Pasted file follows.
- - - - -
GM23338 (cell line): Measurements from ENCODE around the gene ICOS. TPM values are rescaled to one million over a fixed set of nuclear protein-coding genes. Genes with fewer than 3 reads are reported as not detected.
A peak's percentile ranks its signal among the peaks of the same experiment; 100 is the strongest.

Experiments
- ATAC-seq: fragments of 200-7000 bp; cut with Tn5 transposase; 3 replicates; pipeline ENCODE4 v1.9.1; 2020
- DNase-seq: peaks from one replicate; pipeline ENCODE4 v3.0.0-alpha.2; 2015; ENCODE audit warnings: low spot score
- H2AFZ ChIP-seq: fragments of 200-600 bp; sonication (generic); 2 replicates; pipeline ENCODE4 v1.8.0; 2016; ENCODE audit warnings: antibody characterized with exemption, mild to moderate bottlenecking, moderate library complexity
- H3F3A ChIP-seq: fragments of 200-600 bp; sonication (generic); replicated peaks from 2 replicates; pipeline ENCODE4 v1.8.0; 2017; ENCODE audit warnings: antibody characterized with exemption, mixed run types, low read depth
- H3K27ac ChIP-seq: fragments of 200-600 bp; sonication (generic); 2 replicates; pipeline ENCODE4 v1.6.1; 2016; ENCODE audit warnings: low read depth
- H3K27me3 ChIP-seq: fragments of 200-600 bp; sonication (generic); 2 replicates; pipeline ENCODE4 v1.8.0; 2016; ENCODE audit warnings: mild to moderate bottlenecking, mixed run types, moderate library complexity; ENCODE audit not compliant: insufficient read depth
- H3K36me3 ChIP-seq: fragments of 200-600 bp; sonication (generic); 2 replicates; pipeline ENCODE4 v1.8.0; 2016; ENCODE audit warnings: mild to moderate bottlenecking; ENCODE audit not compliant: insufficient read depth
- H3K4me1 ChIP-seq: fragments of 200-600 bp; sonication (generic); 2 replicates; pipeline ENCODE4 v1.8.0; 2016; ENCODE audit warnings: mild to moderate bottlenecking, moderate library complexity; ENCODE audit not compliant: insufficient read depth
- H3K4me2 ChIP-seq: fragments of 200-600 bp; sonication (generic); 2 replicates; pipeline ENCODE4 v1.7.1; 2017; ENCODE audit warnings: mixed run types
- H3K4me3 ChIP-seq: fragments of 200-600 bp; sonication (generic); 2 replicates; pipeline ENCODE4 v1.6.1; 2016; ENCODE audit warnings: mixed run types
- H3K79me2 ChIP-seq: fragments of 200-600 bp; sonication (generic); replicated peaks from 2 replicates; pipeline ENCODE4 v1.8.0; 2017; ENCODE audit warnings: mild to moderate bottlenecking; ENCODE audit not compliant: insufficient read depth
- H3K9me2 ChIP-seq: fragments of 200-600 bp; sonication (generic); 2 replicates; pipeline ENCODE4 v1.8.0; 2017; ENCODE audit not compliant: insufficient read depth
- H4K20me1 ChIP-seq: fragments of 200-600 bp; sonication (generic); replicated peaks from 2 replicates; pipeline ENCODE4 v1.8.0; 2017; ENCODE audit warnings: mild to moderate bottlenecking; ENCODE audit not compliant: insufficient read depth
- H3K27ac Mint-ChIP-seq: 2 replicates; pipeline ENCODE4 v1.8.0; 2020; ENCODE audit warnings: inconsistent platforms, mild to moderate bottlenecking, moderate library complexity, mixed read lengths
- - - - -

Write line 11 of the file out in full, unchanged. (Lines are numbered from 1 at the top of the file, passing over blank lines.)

- H3K4me1 ChIP-seq: fragments of 200-600 bp; sonication (generic); 2 replicates; pipeline ENCODE4 v1.8.0; 2016; ENCODE audit warnings: mild to moderate bottlenecking, moderate library complexity; ENCODE audit not compliant: insufficient read depth